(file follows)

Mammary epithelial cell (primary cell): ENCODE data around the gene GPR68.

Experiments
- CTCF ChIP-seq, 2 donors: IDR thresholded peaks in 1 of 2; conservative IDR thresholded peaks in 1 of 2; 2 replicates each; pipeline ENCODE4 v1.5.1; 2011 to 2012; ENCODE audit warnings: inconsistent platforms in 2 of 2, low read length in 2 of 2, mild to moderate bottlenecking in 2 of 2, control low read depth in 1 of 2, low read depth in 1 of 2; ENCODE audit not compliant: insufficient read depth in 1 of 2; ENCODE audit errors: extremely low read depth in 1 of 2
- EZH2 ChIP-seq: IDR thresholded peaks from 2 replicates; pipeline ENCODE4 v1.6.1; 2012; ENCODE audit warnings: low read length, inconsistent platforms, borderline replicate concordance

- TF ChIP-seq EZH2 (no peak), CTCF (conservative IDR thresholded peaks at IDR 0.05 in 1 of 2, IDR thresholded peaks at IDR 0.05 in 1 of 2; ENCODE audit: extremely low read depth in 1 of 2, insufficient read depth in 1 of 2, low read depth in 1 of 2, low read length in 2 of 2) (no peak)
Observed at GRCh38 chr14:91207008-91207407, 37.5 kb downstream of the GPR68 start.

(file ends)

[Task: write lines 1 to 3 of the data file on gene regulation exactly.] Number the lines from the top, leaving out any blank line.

Mammary epithelial cell (primary cell): ENCODE data around the gene GPR68.

Experiments
- CTCF ChIP-seq, 2 donors: IDR thresholded peaks in 1 of 2; conservative IDR thresholded peaks in 1 of 2; 2 replicates each; pipeline ENCODE4 v1.5.1; 2011 to 2012; ENCODE audit warnings: inconsistent platforms in 2 of 2, low read length in 2 of 2, mild to moderate bottlenecking in 2 of 2, control low read depth in 1 of 2, low read depth in 1 of 2; ENCODE audit not compliant: insufficient read depth in 1 of 2; ENCODE audit errors: extremely low read depth in 1 of 2